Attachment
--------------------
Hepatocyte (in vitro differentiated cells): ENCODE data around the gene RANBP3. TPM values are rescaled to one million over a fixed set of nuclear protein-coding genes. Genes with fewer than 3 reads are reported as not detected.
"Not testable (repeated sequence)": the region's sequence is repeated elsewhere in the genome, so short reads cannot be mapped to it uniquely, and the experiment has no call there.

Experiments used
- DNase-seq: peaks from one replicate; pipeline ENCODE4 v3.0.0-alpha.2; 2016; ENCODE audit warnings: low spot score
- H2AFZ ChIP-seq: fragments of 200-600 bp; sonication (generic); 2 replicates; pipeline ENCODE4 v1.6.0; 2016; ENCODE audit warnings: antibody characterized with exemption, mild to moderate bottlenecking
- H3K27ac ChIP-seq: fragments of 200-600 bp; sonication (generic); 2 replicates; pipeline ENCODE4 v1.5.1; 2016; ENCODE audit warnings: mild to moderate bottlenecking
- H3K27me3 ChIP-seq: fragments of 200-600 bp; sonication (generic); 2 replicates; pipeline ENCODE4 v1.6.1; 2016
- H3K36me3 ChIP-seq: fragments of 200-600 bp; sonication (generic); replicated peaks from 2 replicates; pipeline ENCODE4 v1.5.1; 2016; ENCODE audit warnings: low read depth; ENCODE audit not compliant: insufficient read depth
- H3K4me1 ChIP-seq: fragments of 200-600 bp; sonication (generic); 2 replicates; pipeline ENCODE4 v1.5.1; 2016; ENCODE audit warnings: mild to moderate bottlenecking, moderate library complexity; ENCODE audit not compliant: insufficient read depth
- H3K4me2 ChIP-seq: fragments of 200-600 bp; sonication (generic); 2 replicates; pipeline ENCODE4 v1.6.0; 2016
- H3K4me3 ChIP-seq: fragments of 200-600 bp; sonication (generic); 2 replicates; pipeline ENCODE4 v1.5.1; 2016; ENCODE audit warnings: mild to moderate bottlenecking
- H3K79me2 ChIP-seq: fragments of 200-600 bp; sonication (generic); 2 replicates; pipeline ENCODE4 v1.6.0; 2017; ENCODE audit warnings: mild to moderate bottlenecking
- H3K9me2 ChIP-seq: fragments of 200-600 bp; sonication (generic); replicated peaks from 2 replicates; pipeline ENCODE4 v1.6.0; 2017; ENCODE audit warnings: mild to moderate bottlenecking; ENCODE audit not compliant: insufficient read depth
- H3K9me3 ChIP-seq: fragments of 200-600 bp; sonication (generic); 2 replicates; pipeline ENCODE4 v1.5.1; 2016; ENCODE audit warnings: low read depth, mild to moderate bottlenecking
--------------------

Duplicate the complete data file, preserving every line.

Hepatocyte (in vitro differentiated cells): ENCODE data around the gene RANBP3. TPM values are rescaled to one million over a fixed set of nuclear protein-coding genes. Genes with fewer than 3 reads are reported as not detected.
"Not testable (repeated sequence)": the region's sequence is repeated elsewhere in the genome, so short reads cannot be mapped to it uniquely, and the experiment has no call there.

Experiments used
- DNase-seq: peaks from one replicate; pipeline ENCODE4 v3.0.0-alpha.2; 2016; ENCODE audit warnings: low spot score
- H2AFZ ChIP-seq: fragments of 200-600 bp; sonication (generic); 2 replicates; pipeline ENCODE4 v1.6.0; 2016; ENCODE audit warnings: antibody characterized with exemption, mild to moderate bottlenecking
- H3K27ac ChIP-seq: fragments of 200-600 bp; sonication (generic); 2 replicates; pipeline ENCODE4 v1.5.1; 2016; ENCODE audit warnings: mild to moderate bottlenecking
- H3K27me3 ChIP-seq: fragments of 200-600 bp; sonication (generic); 2 replicates; pipeline ENCODE4 v1.6.1; 2016
- H3K36me3 ChIP-seq: fragments of 200-600 bp; sonication (generic); replicated peaks from 2 replicates; pipeline ENCODE4 v1.5.1; 2016; ENCODE audit warnings: low read depth; ENCODE audit not compliant: insufficient read depth
- H3K4me1 ChIP-seq: fragments of 200-600 bp; sonication (generic); 2 replicates; pipeline ENCODE4 v1.5.1; 2016; ENCODE audit warnings: mild to moderate bottlenecking, moderate library complexity; ENCODE audit not compliant: insufficient read depth
- H3K4me2 ChIP-seq: fragments of 200-600 bp; sonication (generic); 2 replicates; pipeline ENCODE4 v1.6.0; 2016
- H3K4me3 ChIP-seq: fragments of 200-600 bp; sonication (generic); 2 replicates; pipeline ENCODE4 v1.5.1; 2016; ENCODE audit warnings: mild to moderate bottlenecking
- H3K79me2 ChIP-seq: fragments of 200-600 bp; sonication (generic); 2 replicates; pipeline ENCODE4 v1.6.0; 2017; ENCODE audit warnings: mild to moderate bottlenecking
- H3K9me2 ChIP-seq: fragments of 200-600 bp; sonication (generic); replicated peaks from 2 replicates; pipeline ENCODE4 v1.6.0; 2017; ENCODE audit warnings: mild to moderate bottlenecking; ENCODE audit not compliant: insufficient read depth
- H3K9me3 ChIP-seq: fragments of 200-600 bp; sonication (generic); 2 replicates; pipeline ENCODE4 v1.5.1; 2016; ENCODE audit warnings: low read depth, mild to moderate bottlenecking